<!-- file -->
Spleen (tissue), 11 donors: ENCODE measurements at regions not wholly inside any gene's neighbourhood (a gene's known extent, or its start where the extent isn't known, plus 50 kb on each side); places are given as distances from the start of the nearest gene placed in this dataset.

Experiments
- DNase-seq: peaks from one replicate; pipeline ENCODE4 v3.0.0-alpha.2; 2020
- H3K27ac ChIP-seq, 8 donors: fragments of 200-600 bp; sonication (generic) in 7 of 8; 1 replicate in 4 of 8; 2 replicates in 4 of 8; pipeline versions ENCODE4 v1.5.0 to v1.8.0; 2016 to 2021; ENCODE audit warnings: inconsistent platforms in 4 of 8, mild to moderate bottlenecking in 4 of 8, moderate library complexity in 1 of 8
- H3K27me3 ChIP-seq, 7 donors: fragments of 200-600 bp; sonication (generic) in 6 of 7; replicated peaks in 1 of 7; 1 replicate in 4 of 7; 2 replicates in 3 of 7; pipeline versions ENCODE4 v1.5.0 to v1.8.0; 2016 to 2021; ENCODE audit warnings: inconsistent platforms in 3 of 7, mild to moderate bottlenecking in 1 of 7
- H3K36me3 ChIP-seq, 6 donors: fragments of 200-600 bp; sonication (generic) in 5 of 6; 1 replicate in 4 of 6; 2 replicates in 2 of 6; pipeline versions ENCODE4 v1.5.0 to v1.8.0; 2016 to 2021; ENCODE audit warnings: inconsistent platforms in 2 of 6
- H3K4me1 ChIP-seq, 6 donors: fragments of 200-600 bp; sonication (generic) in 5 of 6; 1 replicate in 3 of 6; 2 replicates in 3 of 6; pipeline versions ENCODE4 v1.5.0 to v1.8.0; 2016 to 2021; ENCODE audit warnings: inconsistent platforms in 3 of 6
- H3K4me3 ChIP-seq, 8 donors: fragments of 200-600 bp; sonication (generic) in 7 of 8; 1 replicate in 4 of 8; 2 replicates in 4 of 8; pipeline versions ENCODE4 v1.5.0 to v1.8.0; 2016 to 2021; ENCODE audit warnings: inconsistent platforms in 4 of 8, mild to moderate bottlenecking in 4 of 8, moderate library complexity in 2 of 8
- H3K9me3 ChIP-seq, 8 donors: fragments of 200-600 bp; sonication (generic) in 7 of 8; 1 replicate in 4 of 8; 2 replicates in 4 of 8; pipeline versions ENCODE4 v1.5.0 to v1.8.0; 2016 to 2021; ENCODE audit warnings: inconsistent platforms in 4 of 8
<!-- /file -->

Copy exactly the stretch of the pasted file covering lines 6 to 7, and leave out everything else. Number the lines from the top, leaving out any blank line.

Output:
- H3K36me3 ChIP-seq, 6 donors: fragments of 200-600 bp; sonication (generic) in 5 of 6; 1 replicate in 4 of 6; 2 replicates in 2 of 6; pipeline versions ENCODE4 v1.5.0 to v1.8.0; 2016 to 2021; ENCODE audit warnings: inconsistent platforms in 2 of 6
- H3K4me1 ChIP-seq, 6 donors: fragments of 200-600 bp; sonication (generic) in 5 of 6; 1 replicate in 3 of 6; 2 replicates in 3 of 6; pipeline versions ENCODE4 v1.5.0 to v1.8.0; 2016 to 2021; ENCODE audit warnings: inconsistent platforms in 3 of 6